Don't be deterred by terror: Aust leaders

The nation's political leaders are urging Australians not to be deterred by terrorism threats after a deadly attack in Paris.

With heightened concerns about potential attacks in Indonesia, India and Turkey, Prime Minister Tony Abbott vowed to defend "our way of life, our values".

"My plea to Australians, home and abroad, is do not let terror deter you from living your normal life," he told reporters in Adelaide on Thursday.

But Australians travelling to France have been advised to register with the Smartraveller website after authorities there raised the terrorism alert to its highest level.

Foreign Minister Julie Bishop said everyday life should not be adjusted in response to brutal attacks because that would be a win for terrorists.

"What they're trying to do is cower people, terrorise people to adopt their way of life and we won't do that," she told reporters in Perth.

Acting opposition leader Tony Burke was of a similar mind.

"We don't change who we are, no matter what sort of campaigns are brought against us by these sorts of thugs," he told reporters in Sydney.

The French ambassador to Australia said he was heartened by the response of his fellow countrymen following the attack on the offices of satirical magazine Charlie Hebdo, which left 12 people dead.

Thousands of people had rallied in France's biggest cities to show they stood united against terrorism, Christophe Lecourtier said.

Freedom of the press and freedom of expression were universal values that were very important to the French, he said.

"This is what the terrorists have tried to kill."

Bouquets have been placed outside the French consulate in Sydney while flags there and at the embassy in Canberra are flying at half-mast.

A gathering in Sydney's Hyde Park at 10pm on Thursday will coincide with a minute's silence across France and similar vigils elsewhere in Europe.

Mr Abbott linked the Paris attack to Islamic State, saying it demonstrated the extent to which the jihadist group had declared war on the whole world.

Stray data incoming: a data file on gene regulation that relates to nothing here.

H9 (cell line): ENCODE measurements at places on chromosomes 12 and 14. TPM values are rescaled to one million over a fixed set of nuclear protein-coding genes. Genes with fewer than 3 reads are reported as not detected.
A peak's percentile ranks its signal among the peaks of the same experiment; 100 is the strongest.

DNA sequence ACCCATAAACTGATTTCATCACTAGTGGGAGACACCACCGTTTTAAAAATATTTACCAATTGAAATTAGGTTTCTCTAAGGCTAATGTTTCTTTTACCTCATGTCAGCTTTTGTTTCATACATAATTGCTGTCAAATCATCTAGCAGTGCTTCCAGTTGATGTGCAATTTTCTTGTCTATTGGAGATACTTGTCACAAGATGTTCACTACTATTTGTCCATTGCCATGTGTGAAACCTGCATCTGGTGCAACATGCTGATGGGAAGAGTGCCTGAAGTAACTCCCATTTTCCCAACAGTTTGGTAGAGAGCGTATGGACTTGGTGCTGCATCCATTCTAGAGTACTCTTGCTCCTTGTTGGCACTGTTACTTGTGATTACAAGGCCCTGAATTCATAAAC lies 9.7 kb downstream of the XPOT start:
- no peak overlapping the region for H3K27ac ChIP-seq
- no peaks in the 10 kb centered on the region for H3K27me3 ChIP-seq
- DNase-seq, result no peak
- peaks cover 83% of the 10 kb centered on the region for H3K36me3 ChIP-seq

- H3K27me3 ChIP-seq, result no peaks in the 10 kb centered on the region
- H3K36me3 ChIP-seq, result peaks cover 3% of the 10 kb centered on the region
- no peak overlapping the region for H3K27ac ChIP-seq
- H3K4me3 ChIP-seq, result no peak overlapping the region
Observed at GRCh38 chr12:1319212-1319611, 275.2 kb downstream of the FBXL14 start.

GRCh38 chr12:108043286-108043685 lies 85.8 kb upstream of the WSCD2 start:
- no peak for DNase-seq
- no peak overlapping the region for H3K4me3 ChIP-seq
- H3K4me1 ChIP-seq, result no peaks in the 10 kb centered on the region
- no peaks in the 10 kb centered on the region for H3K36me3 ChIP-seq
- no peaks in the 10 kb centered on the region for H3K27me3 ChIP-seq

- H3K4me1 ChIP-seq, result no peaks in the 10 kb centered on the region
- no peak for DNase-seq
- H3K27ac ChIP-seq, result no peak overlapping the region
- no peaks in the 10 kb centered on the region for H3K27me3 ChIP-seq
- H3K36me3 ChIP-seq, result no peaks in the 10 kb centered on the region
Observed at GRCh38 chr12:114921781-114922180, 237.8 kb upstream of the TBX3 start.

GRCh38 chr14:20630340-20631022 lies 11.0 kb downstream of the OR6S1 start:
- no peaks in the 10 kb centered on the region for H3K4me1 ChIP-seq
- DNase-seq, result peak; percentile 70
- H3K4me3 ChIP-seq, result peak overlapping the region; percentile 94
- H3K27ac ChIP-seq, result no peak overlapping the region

"These people, they are in love with death, as was demonstrated by the Martin Place siege in Sydney," he said.

Other federal politicians were even more strident.

Nationals MP Andrew Broad did not mince his words: "May they hunt down and catch these scum," he tweeted.

Cabinet minister Malcolm Turnbull said the "murderous attack" on the offices of the weekly magazine was an attack on every free society and every journalist.

Nationals senator Matthew Canavan asked what kind of "deformed ideology" thought it brave or honourable to shoot unarmed and innocent people.

"It reflects their cowardice and weakness," he said.

Former prime minister Kevin Rudd said the attack was "beyond obscenity".

An Australian counter-terrorism expert believes the gunmen involved in the attack almost certainly had combat experience and were probably linked to Islamic State.

"This is something that seems to be the work of professionals," Monash University professor Greg Barton said.

Foreign fighters who made it through combat experience overseas and returned home were "much, much more dangerous and radicalised".

"They have practical, tactical tradecraft they didn't have previously and this pattern seems to fit the darkest fears we have about Islamic State," Prof Barton said.

Mr Abbott said there was no information to suggest an imminent threat to Australia as a result of the Paris attack.

The Department of Foreign Affairs says Australians in Paris should remain vigilant and follow the instructions of local authorities.

Earlier in the week, Australian travellers were warned that terrorists might be planning attacks in Indonesia following US government warnings.

Indian authorities have also warned of possible terrorist attacks in Mumbai.

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